Buying that car would then be justification for buying a set of British Standard Whitworth spanners.
Where, where where????? Tsk, Tam, you know I want one that runs. Very little Whitworth in any Bs. Mostly SAE (!) on the engine and BA threads on the small stuff. Early Bs had small Whitworth in funny places, like the terminals on the (electric) fuel pump. The funny thing is that a lot of the BA is 2BA, which is so close to SAE (UNF) 10-32 that you can use one for the other.
(Also, I don't have a big problem with Lucas electrics. It's really not as bad as people like to claim. Knee shocks....um, at one point you could get them rebuilt.)
You still can get the lever shocks rebuilt. They work well, last a long time. World Wide Auto Parts rebuilds them better than new these days, with real bearings and seals.You pretty much need to go back to the MG T series to find much whitworth hardware on MGs, even my MGA is put together almost exclusively with SAE fine thread fasteners. The exception is some of the systems that MG purchased from outside vendors, such as oil and fuel system bits, and some electrical stuff. There's quite a few british standard pipe fittings, and the aforementioned BA screws (which are actually a metric screw). There's no reason to use 10-32 in a 2BA application, because the 2BA hardware is still readily available from specialty suppliers.The Lucas Electrics bad reputation is somewhat overblown, and has a lot to do with poor maintenance and age. These days you can get modern replacement components for many things, that are disguised to look like the original parts.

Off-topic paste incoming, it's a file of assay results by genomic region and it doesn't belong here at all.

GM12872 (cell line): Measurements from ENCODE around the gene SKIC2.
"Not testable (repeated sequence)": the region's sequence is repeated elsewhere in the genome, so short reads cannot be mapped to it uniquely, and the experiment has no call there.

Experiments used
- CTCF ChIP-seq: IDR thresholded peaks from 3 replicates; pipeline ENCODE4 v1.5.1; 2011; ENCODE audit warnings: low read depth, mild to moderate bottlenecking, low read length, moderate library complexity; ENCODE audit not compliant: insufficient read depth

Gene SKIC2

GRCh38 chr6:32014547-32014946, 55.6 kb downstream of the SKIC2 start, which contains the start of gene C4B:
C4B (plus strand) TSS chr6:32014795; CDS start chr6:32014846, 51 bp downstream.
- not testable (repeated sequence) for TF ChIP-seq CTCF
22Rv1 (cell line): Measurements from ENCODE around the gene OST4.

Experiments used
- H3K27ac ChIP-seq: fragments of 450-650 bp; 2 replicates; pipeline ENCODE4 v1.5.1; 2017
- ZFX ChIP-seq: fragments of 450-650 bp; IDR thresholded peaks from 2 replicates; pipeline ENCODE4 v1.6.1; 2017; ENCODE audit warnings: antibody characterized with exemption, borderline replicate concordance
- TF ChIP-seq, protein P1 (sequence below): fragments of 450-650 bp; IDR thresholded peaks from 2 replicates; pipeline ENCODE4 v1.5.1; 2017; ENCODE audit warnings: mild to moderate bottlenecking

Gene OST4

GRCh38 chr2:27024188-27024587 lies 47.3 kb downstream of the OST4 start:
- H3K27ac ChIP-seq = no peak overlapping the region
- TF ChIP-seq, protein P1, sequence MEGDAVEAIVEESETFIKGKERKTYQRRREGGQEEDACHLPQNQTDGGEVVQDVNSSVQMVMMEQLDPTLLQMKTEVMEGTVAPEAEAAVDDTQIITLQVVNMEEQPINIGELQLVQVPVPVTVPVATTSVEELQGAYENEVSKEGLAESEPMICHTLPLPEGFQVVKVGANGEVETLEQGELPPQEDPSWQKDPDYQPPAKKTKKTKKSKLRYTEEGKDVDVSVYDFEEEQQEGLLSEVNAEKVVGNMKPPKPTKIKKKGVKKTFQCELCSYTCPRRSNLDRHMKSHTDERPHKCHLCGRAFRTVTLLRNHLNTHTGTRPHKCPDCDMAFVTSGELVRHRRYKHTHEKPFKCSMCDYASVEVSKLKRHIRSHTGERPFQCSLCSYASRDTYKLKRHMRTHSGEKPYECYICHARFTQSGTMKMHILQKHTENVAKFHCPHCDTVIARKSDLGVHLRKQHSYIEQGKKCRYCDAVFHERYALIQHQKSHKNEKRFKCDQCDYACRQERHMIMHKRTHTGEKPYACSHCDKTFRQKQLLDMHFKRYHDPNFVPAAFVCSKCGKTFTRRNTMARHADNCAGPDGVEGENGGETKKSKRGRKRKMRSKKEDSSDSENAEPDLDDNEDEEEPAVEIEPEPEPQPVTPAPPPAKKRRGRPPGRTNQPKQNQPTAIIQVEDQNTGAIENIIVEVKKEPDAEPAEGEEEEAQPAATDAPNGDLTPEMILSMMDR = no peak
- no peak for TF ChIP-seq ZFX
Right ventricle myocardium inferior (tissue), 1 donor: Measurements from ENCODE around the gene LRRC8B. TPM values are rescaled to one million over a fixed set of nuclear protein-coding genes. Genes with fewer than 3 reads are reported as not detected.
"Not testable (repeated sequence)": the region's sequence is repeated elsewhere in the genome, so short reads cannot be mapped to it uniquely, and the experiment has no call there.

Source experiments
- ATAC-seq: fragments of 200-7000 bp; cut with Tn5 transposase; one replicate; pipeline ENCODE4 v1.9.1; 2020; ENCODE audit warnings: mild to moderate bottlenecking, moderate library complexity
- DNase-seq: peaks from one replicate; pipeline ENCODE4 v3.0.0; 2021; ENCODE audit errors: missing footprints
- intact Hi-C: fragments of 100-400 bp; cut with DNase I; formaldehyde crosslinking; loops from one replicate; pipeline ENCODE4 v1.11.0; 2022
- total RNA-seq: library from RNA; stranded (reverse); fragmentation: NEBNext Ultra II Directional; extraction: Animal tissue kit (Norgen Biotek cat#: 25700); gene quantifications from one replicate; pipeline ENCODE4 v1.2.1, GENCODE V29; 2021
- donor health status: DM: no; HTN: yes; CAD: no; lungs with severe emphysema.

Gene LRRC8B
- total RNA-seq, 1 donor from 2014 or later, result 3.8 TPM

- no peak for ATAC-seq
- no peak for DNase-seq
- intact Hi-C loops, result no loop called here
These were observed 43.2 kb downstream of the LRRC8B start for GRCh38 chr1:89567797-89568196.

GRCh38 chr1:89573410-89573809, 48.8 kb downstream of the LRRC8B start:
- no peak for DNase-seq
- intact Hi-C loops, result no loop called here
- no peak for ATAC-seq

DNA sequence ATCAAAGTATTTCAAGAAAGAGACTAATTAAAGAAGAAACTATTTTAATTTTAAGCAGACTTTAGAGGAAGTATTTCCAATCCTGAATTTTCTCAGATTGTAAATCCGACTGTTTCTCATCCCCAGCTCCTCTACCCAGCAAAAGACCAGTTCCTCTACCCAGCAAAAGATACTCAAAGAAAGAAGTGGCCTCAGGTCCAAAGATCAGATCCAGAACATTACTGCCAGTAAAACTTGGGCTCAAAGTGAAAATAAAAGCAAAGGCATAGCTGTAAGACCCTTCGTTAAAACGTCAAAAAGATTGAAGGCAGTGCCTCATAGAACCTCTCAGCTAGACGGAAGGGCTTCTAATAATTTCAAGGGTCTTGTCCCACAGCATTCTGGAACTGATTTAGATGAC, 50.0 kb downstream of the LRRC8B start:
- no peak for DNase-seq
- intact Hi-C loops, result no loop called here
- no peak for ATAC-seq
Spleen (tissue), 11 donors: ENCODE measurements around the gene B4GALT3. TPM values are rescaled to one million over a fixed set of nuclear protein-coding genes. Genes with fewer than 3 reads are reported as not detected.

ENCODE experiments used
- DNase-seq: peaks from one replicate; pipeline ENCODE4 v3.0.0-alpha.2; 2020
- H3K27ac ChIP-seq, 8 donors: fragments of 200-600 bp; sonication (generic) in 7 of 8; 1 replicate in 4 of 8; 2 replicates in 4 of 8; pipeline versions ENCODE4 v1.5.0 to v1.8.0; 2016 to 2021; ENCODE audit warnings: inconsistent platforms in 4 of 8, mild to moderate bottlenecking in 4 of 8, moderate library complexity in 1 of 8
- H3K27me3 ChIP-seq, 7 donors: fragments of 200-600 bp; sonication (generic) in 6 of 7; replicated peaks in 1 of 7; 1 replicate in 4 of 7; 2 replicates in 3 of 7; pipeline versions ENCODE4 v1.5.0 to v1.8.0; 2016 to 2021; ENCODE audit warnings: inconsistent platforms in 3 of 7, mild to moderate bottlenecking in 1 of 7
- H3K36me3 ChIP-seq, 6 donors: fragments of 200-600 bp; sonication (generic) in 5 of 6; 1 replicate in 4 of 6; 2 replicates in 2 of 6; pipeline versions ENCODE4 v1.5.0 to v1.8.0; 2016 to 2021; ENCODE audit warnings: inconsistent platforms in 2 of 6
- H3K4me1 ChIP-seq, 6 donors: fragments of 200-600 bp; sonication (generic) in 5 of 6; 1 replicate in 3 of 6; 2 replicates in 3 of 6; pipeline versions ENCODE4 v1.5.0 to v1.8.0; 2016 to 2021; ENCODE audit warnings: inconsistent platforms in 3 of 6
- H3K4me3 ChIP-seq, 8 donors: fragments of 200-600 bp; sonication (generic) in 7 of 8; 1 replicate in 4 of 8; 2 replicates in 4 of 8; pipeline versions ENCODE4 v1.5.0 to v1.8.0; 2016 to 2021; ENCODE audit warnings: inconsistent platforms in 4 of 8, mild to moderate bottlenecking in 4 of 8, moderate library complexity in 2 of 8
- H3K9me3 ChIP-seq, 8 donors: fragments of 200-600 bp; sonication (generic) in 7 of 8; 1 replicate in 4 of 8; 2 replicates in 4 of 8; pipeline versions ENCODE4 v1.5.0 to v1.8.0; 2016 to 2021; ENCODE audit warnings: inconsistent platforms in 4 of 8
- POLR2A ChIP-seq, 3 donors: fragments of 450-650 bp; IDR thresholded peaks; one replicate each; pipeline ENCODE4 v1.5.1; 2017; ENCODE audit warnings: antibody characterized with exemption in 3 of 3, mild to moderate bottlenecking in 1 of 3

As I keep telling people, once the car has been driven for 30 years all the bugs have been worked out. Or, perhaps, the ones with bugs haven't lasted the 30 years.My first "B" developed a need for the front right shock to be rebuilt, but it was really very simple to crank the steering wheel to the right lock, reach in with an adjustable or 9/16" spanner to remove the refill plug, and then top up with 20-weight oil from a little trigger-pump oil can. I ended up doing this every 20(then 16/12/10/8/3) weeks until the engine needed new valves on the head and I discovered I could buy an already restored "B-GT" for $5500. That one has been my ride to work for about 10 years now. My young colleagues think its "cool", and I can't stop for fuel without someone walking up to tell me about how they or someone close to them used to own one years ago.